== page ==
Rough Justice? Drugs, Murder, and Corruption: The Essex Boys Story

This tale of one of the most infamous gangland murder cases in British history continues to endure, and intrigue, more than 25 years later

Disclaimer: There are a lot of voices involved in this case. I have tried to include all of them at various points, along with news sources. There is no intent to offend, just to look at what has been reported, or published. I do not directly reference any of the films, primarily because the only one I saw, bore little resemblance to what has been reported. I cannot speak to any of the others (there are a lot).


Based on the title of this article alone, you could be forgiven for thinking that this British triple murder case has all the makings of a film. You would be right, to date no less than 11 films have either been made or are in production, based on this crime.


In March 2021, it was reported that Jack Whomes, one of the two men found guilty of the infamous “Essex Boys” murders in Rettendon in 1995 was released from prison. Whomes was sentenced to three life sentences in 1998, and it was recommended he serve at least 23 years in prison. Since his conviction, Whomes, and his co-defendant, Michael Steele, have insisted they are innocent.[1] Whomes is subject to strict license conditions banning him from entering certain areas or contacting relatives of the victims. Whomes is reportedly awaiting a decision by the Criminal Cases Review Commission, expected later this year. Steele is still in prison after a Parole Board blocked his release or a move to open conditions in 2019.


The story appears to have begun on 11 November 1995 when 18-year-old Leah Betts, from Latchingdon in Essex, took an ecstasy (MDMA) tablet and then drank approximately 7 litres of water in a 90-minute period. Four hours later, Leah collapsed into a coma from which she never recovered. Life support was withdrawn on the morning of 16 November 1995. The volume of water consumed had resulted in serious swelling of the brain. Essex Police assigned 35 officers and a significant number of resources to track the suppliers of the tablet Leah had taken. The investigation cost £300,000. Four of her friends were charged, but no drug dealers. It later transpired that Leah had taken the drug at least three times previously and that the tablet was not contaminated.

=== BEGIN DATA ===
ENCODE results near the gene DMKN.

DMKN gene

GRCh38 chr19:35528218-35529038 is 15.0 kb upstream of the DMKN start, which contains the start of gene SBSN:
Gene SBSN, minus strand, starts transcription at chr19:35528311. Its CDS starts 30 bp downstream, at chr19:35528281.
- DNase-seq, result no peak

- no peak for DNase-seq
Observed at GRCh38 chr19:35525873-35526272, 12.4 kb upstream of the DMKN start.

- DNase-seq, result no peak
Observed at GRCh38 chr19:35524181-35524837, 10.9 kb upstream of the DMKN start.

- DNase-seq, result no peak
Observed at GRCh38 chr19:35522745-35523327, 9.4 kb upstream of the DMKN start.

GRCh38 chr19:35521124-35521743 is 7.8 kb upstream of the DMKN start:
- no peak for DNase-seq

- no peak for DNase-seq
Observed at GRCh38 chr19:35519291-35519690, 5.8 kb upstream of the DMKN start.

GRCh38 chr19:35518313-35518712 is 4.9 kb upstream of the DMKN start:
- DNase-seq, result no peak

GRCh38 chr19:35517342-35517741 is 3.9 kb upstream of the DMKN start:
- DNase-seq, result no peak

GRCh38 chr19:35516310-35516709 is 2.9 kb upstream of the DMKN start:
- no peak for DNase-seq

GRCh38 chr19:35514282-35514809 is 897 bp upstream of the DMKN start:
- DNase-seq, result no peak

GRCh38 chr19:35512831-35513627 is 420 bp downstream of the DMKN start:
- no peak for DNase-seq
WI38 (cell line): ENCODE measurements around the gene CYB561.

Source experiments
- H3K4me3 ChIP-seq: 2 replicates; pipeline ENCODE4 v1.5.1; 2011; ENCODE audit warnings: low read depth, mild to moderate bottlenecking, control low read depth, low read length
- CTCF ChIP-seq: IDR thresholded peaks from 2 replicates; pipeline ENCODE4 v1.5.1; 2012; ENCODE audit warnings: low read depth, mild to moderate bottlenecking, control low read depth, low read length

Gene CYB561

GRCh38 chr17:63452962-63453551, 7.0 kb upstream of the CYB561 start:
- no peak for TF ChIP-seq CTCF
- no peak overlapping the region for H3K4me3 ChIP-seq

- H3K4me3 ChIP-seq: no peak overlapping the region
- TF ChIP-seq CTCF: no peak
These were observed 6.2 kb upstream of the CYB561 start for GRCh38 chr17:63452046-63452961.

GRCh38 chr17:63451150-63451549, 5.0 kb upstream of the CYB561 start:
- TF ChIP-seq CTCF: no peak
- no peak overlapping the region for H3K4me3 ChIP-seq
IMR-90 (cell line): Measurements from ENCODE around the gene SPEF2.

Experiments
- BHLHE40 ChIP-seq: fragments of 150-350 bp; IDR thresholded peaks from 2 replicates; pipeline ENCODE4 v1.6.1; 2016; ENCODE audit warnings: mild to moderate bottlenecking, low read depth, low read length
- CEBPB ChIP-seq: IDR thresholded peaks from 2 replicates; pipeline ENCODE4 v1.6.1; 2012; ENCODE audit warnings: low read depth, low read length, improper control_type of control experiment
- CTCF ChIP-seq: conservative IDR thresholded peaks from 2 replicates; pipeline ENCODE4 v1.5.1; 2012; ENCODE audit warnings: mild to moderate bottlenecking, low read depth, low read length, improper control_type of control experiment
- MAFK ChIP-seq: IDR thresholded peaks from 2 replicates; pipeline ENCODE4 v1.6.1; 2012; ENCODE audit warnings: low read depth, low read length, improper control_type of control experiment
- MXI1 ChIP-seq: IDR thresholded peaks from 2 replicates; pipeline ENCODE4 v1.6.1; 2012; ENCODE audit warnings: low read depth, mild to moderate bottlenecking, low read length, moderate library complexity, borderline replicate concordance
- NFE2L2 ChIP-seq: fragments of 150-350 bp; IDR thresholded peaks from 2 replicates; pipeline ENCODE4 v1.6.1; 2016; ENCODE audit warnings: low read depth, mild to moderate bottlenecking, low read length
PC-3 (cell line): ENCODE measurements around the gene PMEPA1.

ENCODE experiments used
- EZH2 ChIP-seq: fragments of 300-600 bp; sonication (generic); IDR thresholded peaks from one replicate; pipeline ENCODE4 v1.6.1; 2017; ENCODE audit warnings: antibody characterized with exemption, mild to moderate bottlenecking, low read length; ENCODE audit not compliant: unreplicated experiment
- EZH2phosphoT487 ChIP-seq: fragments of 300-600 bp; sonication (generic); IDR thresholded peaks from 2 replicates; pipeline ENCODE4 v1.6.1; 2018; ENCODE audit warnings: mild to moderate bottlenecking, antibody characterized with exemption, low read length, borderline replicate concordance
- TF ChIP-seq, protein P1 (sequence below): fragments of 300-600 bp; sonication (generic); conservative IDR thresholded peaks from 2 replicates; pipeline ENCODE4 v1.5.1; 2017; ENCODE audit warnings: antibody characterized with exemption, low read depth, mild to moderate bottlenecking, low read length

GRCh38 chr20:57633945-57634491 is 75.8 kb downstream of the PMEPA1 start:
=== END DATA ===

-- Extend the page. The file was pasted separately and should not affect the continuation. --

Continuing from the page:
It has been reported that Leah’s death and the subsequent media interest around the nightclub (Raquel’s) in Basildon in Essex where the tablet was purchased caused rifts between the men.

Police dismissed the idea that the murder was payback for the death of Leah Betts, who was the daughter of a former police officer because it was felt the chosen mechanism for dealing with it would be a prosecution.

The Crime

On 6 December 1995, between 18:48 and 18:59, three members of the Essex Boys Firm were shot 8 times with a pump-action shotgun, at close range while sitting in a range rover[2] on Workhouse Lane, on the outskirts of Rettendon in Essex. The three men who lost their lives were not discovered until the morning of 7 December 1995 by local farmer Peter Theobald and his bricklayer friend, Ken Jiggins. The two men were on the way to feed pheasants on White Horse Farm which was owned by Mr Theobald. They found the vehicle blocking the narrow entrance road. They thought the three men slumped inside the range rover were asleep, then realised they had been shot when they got closer. The murders were reported to the police at 8 am.

Who were the murdered men?

At the wheel, was 26-year-old Craig Rolfe. Born in Holloway Prison, Craig was reportedly addicted to Cocaine and was the “gofer” of the gang. Craig was also suspected of murdering a rival drug dealer by giving him a lethal injection just days earlier.